48 Statistical Distributions of Macrophysical Cloud and Aerosol Properties over the Southern Ocean during MARCUS: Impacts of Environmental Conditions

Monday, 9 July 2018
Regency A/B/C (Hyatt Regency Vancouver)
Saisai Ding, Department of Atmospheric and Oceanic Sciences, Beijing, China; and G. M. McFarquhar and S. P. Alexander

The fundamental characteristics of clouds and aerosols and their interactions over the Southern Ocean(SO) are poorly known due to limited measurements, leading to large uncertainties and biases in the simulation of the global energy budget and cloud radiative forcing. It is essential to quantify the distributions of cloud and aerosol properties in various environmental regimes to provide a reference for cloud-aerosol process studies, to develop model and retrieval parameterization schemes and to evaluate models and retrievals. In this study, measurements collected with the Department of Energy Atmospheric Radiation Measurement Program’s Mobile Facility installed on the icebreaker Aurora Australis as it made routine transits from Hobart to the Australian Antarctic stations Mawson, Casey and Davis, and Macquarie Island from October 2017 to April 2018 during the Measurements of Aerosols, Radiation and CloUds over the Southern Oceans (MARCUS) are utilized to investigate the seasonal, latitudinal, and meteorological variability of cloud and aerosol properties, and their covariability with dynamics and thermodynamics. Measurements of aerosols included cloud condensation nuclei (CCN), aerosol concentration and size distribution measured by the Condensation Particle Counter and Ultra-High Sensitivity Aerosol Spectrometer. Macrophysical cloud properties of liquid water path (LWP), cloud base height (CBH), boundary layer height (BLH) and cloud top height (CTH) were retrieved from microwave radiometer, ceilometer, and Marine W-band ARM Cloud Radar respectively. And, the lower tropospheric stability (LTS) was calculated from soundings that were released every six hours.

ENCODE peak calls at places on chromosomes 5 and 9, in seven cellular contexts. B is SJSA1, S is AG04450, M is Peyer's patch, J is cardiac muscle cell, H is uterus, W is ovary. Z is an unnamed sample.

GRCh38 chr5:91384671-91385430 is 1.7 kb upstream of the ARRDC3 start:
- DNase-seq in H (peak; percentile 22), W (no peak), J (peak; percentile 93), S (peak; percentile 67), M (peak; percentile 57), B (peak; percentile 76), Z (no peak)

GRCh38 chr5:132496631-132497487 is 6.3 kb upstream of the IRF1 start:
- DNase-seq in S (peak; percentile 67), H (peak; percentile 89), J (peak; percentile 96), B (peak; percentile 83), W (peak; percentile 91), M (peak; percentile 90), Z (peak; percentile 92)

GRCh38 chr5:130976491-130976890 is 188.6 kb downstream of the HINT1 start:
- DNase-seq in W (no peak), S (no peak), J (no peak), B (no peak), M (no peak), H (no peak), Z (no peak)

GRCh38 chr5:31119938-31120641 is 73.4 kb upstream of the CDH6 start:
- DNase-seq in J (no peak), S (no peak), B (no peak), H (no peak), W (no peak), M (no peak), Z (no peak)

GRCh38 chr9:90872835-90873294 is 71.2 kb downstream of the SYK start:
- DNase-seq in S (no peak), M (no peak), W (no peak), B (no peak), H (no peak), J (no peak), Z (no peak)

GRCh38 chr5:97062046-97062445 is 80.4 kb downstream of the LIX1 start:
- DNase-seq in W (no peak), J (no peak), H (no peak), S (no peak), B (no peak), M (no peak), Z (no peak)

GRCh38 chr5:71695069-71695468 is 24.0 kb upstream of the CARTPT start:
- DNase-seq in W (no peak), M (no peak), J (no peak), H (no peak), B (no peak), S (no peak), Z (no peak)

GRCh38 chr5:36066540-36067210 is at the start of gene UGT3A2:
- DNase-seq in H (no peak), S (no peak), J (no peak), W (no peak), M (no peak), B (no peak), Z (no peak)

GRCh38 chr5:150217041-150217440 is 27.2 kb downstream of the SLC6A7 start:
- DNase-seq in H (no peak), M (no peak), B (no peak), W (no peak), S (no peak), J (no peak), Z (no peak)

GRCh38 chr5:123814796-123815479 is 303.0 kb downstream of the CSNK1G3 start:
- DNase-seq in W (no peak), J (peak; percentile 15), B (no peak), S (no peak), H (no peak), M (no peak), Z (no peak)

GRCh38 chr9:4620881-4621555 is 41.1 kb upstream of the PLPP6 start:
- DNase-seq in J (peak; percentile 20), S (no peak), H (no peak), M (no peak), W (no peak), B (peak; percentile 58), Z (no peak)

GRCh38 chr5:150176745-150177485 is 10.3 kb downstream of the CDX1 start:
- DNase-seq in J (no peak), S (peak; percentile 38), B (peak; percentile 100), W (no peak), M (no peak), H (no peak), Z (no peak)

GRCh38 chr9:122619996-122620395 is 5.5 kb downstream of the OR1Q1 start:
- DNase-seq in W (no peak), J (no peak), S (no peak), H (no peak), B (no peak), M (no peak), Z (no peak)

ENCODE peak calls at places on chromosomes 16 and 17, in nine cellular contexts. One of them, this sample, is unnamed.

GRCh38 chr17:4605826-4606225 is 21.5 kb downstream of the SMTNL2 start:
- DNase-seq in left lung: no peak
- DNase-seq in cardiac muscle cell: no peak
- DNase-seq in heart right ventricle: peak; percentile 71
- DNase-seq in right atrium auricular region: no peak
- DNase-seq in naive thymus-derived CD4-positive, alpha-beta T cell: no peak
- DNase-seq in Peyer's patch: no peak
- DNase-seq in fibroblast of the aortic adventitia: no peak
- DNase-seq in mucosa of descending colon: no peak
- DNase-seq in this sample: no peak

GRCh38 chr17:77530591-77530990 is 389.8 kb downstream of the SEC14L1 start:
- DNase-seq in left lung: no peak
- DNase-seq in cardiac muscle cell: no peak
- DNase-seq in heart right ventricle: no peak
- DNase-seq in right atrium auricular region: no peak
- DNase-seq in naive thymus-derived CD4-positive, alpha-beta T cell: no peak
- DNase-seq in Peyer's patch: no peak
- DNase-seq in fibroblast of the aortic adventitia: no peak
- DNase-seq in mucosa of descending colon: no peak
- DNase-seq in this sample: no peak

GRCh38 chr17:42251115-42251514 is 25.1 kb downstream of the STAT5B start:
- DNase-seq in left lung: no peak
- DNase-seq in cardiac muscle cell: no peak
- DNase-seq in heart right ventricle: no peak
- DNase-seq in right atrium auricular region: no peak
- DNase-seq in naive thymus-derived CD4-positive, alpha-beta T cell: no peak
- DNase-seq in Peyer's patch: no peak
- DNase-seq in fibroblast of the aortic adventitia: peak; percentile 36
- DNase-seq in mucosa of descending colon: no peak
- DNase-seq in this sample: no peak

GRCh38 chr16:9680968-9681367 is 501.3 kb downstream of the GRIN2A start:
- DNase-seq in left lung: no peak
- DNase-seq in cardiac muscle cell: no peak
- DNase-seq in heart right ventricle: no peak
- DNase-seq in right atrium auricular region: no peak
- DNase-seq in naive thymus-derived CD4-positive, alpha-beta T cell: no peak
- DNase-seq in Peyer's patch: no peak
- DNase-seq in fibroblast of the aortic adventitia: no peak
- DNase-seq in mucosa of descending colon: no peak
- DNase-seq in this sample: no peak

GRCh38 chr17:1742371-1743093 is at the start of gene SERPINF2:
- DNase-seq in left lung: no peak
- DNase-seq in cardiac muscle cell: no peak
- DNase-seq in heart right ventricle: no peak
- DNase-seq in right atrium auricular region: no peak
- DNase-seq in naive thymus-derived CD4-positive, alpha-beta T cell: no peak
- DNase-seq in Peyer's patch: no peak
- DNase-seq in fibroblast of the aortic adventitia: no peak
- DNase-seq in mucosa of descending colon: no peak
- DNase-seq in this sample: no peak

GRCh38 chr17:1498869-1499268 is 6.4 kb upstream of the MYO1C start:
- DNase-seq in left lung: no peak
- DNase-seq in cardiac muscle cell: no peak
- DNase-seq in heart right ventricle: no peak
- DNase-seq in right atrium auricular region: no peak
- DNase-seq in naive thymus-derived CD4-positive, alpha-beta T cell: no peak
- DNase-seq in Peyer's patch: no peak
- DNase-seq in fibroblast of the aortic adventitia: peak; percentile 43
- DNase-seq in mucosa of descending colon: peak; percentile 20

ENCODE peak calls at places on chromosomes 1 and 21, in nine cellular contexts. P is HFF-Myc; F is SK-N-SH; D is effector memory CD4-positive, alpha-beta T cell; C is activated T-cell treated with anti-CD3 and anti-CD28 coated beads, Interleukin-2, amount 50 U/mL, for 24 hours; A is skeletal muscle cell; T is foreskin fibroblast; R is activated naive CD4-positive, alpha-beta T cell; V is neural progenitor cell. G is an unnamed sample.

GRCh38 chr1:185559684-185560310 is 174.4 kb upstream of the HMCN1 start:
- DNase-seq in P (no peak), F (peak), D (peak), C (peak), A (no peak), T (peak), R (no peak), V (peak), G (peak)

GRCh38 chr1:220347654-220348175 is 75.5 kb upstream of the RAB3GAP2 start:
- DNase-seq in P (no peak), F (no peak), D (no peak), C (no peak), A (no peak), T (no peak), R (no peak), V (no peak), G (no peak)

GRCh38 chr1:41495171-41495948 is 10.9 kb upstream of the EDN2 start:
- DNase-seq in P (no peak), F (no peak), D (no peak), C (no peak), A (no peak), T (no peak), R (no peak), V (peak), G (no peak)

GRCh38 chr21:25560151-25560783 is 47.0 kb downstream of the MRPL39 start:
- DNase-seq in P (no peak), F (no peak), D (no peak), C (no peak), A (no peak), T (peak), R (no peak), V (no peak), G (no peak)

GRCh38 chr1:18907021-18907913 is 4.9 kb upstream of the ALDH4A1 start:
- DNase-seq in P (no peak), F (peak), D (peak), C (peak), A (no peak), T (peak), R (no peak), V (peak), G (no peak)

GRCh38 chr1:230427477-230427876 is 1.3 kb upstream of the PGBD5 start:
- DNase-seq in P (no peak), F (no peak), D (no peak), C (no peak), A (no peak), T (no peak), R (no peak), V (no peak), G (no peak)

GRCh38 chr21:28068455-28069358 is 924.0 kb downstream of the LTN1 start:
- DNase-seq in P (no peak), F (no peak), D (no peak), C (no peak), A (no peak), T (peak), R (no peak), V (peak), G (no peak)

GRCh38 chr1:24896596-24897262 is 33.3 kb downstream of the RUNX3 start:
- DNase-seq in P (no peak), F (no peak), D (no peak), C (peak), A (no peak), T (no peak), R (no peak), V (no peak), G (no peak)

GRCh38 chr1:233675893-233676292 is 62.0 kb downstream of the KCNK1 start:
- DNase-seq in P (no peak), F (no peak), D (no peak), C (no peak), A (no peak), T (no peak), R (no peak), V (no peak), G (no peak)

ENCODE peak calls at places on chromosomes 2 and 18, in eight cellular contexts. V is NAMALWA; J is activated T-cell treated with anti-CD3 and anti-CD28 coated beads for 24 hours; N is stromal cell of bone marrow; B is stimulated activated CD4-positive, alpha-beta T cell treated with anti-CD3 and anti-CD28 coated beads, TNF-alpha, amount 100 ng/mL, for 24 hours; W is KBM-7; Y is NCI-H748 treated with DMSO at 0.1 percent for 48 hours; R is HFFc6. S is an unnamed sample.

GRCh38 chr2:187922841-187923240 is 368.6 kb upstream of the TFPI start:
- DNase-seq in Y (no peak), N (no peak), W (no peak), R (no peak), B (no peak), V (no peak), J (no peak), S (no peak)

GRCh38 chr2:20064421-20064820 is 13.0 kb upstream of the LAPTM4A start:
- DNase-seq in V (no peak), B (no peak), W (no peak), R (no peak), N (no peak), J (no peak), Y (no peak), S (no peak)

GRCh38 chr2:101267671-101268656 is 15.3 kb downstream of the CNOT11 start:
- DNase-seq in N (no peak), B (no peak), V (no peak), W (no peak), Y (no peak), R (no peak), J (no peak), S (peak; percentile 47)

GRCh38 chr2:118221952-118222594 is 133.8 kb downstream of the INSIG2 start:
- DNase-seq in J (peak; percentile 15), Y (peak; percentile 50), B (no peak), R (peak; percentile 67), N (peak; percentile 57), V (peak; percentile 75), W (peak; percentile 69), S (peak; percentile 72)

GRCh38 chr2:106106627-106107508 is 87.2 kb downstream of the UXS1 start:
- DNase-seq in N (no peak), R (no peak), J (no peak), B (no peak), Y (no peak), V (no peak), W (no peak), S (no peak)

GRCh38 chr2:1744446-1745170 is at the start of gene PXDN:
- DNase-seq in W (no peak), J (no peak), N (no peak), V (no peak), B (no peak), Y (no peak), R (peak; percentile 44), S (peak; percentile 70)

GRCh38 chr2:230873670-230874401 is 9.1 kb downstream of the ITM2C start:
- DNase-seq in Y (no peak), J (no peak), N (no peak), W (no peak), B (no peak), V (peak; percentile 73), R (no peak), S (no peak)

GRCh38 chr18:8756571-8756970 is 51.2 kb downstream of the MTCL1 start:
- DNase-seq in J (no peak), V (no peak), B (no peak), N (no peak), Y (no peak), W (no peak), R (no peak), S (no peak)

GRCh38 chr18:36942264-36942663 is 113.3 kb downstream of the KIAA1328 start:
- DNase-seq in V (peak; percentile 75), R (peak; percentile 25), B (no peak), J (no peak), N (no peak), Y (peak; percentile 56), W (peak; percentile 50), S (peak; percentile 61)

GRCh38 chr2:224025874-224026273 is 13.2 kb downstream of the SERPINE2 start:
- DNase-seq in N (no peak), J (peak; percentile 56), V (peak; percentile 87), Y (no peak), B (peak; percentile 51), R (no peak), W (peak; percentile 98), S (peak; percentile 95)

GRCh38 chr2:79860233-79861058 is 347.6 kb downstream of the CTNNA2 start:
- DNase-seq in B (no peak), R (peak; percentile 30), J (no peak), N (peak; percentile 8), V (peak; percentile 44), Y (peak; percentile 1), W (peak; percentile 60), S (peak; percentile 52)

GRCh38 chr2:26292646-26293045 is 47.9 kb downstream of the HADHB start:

Statistical distributions of these cloud and aerosol properties were determined as a function of multiple environmental conditions, including the location of the measurements relative to the oceanic polar front (PF), the sea surface temperature (SST), the chlorophyll concentration, whether or not precipitation was occurring, aerosol source of origin as determined by back trajectory modeling from the Hybrid Single Particle Lagrangian Integrated Trajectory Model, and wind speed and direction. Notable differences of the distributions were determined as a function of SST and precipitation occurrence. For example, the CBH and BLH were less for lower SSTs in a statistically significant manner, which is consistent with reports from satellite products in previous studies, while the CTH has a greater probability to be both higher than 7 km and lower than 2km for SST > 4℃. Precipitating clouds overall have higher CTH, lower CBH, and greater LWP. The LWP is a stronger function of SST in precipitating clouds than in non-precipitating clouds for SST > 4℃. Different from previous studies that found CTH increases as SST decreases, here CTH only decreased as SST decreased when SSTs were between 3~10℃ in precipitating clouds. The BLH was positively correlated with SST for SSTs between 3~10℃, but there was more variability for higher SSTs in precipitating clouds. Aerosol properties exhibited only weak correlations with SST and precipitation occurrence, with higher aerosol concentrations over warmer water and larger CCN concentrations (>500/cm3) in the vicinity of non-precipitating clouds. The significance of these findings for understanding processes occurring in Southern Ocean clouds and for improving parameterizations of cloud and aerosol properties in models will be discussed.

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